SO Gardening — Your Vegetable PATCH

Sunday, March 17, 2019

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Growing your own vegetables is one of those activities that balances practicality and indulgence. In addition to the convenience of having the fixings for a salad or light supper right outside your door, but when you grow your own vegetables, you're getting the most nutritional bang for your buck as well. Vegetables start losing nutrients as soon as they're harvested, and quality diminishes as sugars are turned into starches. For the tastiest veggies with the best nutrition, try growing a few of these nutrient-dense foods in your own garden. And don't let the lack of a yard stop you.

If you have very little space eg in an apartment, you can plant in containers, for example, old pots, car tyres, flower pots or metal drums cut in half. A loamy, free-draining soil is best for containers. Otherwise, three parts clay or sandy soil should be mixed with two parts organic matter. Place containers in a fully sunlit area and follow growing practices mentioned above.

Most vegetables are ready for harvest within three months. Callaloo, lettuce, cucumber, radish can be reaped after about six weeks; tomato, pepper, red peas require three months.


Scotch Bonnet Peppers

Scotch bonnets are among the hottest peppers in the world. The name might sound fun and happy, but the pepper itself is anything but. The typical spice rating of a Scotch bonnet pepper is the same as a habanero.

Scotch bonnet pepper is one of the most commonly used hot peppers in the Caribbean islands. It is used in many of the meat dishes on the islands.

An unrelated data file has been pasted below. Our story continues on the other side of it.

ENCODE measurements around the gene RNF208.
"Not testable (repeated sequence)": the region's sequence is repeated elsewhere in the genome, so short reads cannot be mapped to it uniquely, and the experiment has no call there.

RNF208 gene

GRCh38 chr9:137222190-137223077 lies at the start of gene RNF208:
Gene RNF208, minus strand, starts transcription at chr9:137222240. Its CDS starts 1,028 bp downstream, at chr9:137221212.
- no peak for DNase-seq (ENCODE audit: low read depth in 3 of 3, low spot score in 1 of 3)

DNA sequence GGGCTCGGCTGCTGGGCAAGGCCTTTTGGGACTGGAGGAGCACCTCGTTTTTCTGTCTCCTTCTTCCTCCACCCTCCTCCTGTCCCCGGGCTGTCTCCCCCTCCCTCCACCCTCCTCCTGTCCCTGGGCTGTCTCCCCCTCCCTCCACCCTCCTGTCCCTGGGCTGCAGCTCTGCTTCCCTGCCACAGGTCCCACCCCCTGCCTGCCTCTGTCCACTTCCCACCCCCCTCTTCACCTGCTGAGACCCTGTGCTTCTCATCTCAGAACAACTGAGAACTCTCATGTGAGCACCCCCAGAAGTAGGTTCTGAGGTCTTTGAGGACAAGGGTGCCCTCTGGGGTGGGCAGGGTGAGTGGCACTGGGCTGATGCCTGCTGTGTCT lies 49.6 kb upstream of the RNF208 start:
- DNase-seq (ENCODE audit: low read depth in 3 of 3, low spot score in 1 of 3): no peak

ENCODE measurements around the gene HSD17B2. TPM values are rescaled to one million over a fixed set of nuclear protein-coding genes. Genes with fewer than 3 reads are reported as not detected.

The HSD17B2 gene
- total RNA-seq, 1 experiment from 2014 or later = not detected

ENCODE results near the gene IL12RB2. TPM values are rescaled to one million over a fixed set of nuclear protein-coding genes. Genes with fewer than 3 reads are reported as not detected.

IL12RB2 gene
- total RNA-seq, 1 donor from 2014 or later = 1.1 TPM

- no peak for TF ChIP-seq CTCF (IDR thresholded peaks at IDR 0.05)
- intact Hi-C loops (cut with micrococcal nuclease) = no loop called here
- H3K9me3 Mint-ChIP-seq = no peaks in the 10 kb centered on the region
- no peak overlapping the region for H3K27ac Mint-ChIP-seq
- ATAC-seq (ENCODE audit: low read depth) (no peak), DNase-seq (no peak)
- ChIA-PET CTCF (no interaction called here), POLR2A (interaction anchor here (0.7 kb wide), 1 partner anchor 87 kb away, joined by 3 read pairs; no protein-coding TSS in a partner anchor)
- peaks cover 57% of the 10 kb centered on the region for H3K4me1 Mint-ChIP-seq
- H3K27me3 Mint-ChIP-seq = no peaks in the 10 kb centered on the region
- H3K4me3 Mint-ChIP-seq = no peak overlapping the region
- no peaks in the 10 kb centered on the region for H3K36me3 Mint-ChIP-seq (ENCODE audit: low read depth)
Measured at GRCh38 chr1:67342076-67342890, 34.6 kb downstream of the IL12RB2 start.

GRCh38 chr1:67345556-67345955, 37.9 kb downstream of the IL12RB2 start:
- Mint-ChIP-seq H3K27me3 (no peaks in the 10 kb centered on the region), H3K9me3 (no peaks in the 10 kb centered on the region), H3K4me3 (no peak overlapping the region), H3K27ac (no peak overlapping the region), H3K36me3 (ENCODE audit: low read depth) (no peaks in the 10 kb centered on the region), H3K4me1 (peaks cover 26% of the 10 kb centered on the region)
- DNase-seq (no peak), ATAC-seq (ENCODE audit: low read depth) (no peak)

Fresh, homegrown tomatoes are the reason many gardeners get into vegetable gardening in the first place. There's just nothing that compares to eating a perfectly ripe tomato, still warm from the sun. Tomatoes are also incredibly good for us, packing plenty of fibre, iron, magnesium, niacin, potassium, and vitamins A, B6 and C. They're also a great source of the antioxidant lycopene.



The callaloo started out as a backyard garden vegetable but over the years has cemented its place in our cuisine. Callaloo grows well in most soil. It needs adequate water and proper drainage. The finest-tasting callaloo is the organic type that normally grows around the backyard without too much human intervention.


Broccoli is high in calcium, iron and magnesium, as well as vitamins A, B6 and C. In fact, one cup of raw broccoli florets provides 130 per cent of your daily vitamin C requirement.

One broccoli plant per pot; pots should be 12 to 16 inches deep.


Brussels sprouts

The bane of many a childhood, Brussels sprouts get a bad rap mostly due to overcooking. When prepared right, Brussels sprouts are sweet, tender and delicious plus, a great source of fibre, magnesium, potassium and riboflavin, as well as high levels of vitamins A, B6 and C.

Grow one plant per 16 inch-deep container.

Information courtesy of: and (Mother Nature Network)

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